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Vedder Thinking | Articles SEC Adopts New Private Fund Adviser Rules


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A divided SEC adopted numerous reforms for private fund managers on August 23, 2023.  These reforms represent the largest regulatory change for private fund managers since Dodd-Frank.  The SEC’s stated purpose is to bring “transparency” to the operation of private funds by, among other things, restricting or requiring disclosure of preferential terms such as those granted in side letters as well as requiring advisers to address conflicts of interest.

We expect that each private fund adviser will be significantly impacted by the new regulations.  In comparison to the proposed rule, the final rule represents an improvement for advisers as a number of restrictions are now permissible with disclosure and/or investor consent.  In addition, a legacy product exemption (i.e., grandfathering), which was absent from the proposed rule, was added to a number of the provisions.

The new rule generally applies to managers of private funds but includes various nuances for SEC registered, exempt-reporting advisers (ERAs), state advisers and unregistered sponsors. The rule is also primarily limited to those advisers that manage “private funds.”  Private funds mean those relying on either Section 3(c)(1) or 3(c)(7) of the Investment Company Act of 1940.  Notably, this does not include funds relying on other exemptions such as is common for real estate or real assets funds.  The SEC also excluded securitized asset products such as CLOs from the new rule.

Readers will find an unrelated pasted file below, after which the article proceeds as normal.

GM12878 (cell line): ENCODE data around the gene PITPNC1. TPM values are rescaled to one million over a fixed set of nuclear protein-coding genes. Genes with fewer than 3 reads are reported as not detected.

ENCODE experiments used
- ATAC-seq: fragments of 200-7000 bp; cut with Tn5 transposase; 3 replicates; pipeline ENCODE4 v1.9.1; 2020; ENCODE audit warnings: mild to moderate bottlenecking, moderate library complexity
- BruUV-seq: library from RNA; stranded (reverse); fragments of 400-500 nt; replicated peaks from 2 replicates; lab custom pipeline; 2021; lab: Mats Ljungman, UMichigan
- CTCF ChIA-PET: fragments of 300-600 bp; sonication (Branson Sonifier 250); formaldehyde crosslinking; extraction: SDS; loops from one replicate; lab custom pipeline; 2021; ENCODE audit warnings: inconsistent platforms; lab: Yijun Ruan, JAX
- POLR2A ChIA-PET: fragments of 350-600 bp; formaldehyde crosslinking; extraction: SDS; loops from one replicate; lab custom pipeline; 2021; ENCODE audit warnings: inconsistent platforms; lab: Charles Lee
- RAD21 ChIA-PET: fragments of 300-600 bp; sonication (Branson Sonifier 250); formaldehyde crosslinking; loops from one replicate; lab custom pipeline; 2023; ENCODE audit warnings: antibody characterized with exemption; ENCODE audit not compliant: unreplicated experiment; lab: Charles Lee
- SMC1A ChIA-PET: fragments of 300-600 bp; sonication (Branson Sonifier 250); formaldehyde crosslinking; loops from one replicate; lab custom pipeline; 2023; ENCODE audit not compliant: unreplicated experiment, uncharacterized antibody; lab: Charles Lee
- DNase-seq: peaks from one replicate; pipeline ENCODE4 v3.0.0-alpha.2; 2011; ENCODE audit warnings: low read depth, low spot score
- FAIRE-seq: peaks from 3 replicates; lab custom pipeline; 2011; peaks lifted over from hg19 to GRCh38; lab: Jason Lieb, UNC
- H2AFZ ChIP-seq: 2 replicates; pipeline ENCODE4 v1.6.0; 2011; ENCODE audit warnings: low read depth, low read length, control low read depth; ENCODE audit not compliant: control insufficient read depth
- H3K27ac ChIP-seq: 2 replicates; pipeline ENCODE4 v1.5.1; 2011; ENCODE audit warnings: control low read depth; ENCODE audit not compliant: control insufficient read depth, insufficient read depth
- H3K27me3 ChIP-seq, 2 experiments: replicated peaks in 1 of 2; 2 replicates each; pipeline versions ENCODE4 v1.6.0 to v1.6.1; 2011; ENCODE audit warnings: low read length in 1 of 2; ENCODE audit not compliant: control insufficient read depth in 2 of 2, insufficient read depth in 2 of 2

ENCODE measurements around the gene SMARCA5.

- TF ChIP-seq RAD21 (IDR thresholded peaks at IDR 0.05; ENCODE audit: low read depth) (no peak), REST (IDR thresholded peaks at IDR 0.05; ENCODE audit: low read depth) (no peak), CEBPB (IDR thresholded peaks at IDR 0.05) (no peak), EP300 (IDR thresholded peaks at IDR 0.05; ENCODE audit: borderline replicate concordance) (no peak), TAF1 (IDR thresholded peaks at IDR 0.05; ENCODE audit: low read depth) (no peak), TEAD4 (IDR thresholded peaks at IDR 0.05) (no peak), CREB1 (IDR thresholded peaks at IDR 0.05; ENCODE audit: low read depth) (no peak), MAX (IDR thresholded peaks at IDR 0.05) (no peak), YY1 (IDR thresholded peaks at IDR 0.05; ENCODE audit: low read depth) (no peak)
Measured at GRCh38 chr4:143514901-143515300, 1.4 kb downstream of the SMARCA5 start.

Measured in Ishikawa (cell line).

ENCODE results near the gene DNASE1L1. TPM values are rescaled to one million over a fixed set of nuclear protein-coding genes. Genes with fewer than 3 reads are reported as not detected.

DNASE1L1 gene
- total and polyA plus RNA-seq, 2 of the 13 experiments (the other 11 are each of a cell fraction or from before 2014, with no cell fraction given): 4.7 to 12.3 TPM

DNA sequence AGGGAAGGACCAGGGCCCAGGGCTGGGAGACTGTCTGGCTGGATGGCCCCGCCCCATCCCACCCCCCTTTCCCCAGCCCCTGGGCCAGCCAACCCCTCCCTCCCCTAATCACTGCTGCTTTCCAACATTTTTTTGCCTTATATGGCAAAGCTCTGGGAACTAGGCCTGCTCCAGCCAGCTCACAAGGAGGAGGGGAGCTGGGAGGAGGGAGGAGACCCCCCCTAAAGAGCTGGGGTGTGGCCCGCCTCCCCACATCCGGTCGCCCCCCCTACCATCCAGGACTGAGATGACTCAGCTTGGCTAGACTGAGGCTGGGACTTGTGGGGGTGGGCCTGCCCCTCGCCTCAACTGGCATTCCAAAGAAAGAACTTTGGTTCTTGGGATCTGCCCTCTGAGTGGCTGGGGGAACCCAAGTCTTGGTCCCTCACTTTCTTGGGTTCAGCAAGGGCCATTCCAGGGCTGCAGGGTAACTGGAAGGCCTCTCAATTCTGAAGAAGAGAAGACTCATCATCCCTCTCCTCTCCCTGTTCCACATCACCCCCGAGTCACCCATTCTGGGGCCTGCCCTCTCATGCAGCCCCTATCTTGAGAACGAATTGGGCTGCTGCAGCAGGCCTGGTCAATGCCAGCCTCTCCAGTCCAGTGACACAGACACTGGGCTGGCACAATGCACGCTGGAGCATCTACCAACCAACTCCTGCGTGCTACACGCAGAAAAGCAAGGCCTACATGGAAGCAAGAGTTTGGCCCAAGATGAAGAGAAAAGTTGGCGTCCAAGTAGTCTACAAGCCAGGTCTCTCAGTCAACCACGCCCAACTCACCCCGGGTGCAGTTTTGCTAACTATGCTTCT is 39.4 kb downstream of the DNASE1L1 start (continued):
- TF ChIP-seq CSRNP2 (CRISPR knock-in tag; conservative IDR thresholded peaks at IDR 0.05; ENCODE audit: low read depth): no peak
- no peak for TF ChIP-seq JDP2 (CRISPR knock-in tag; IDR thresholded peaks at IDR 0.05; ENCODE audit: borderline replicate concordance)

Compliance dates for the new rule are generally split between large private fund advisers with $1.5 billion or more in private funds assets under management and smaller advisers with under $1.5 billion in private funds assets.  Compliance dates are generally either 12 months from publication in the Federal Register (September 14, 2024) for large advisers or 18 months (March 14, 2025) for smaller advisers. However, the new written report requirement for annual compliance reviews will take effect 60 days after publication (November 13, 2023).

The changes include new robust quarterly reporting requirements with respect to fees and expenses as well as performance disclosures.  As a result, advisers will need to review existing reporting and update for compliance with the rule.  The new rule also includes prohibitions and disclosure requirements on preferential liquidity and information rights.  Side letters remain a clear target of the SEC in the final rule, and careful attention will need to be paid to satisfy the new requirements.  The rule also restricts advisers from seeking reimbursement for the cost of adviser compliance, regulatory and government investigations without disclosure and, in case of investigations, without investor consent; provided the adviser is not found liable for violations of the Advisers Act, in which case, reimbursement is not permitted.

Side Letters and MFNs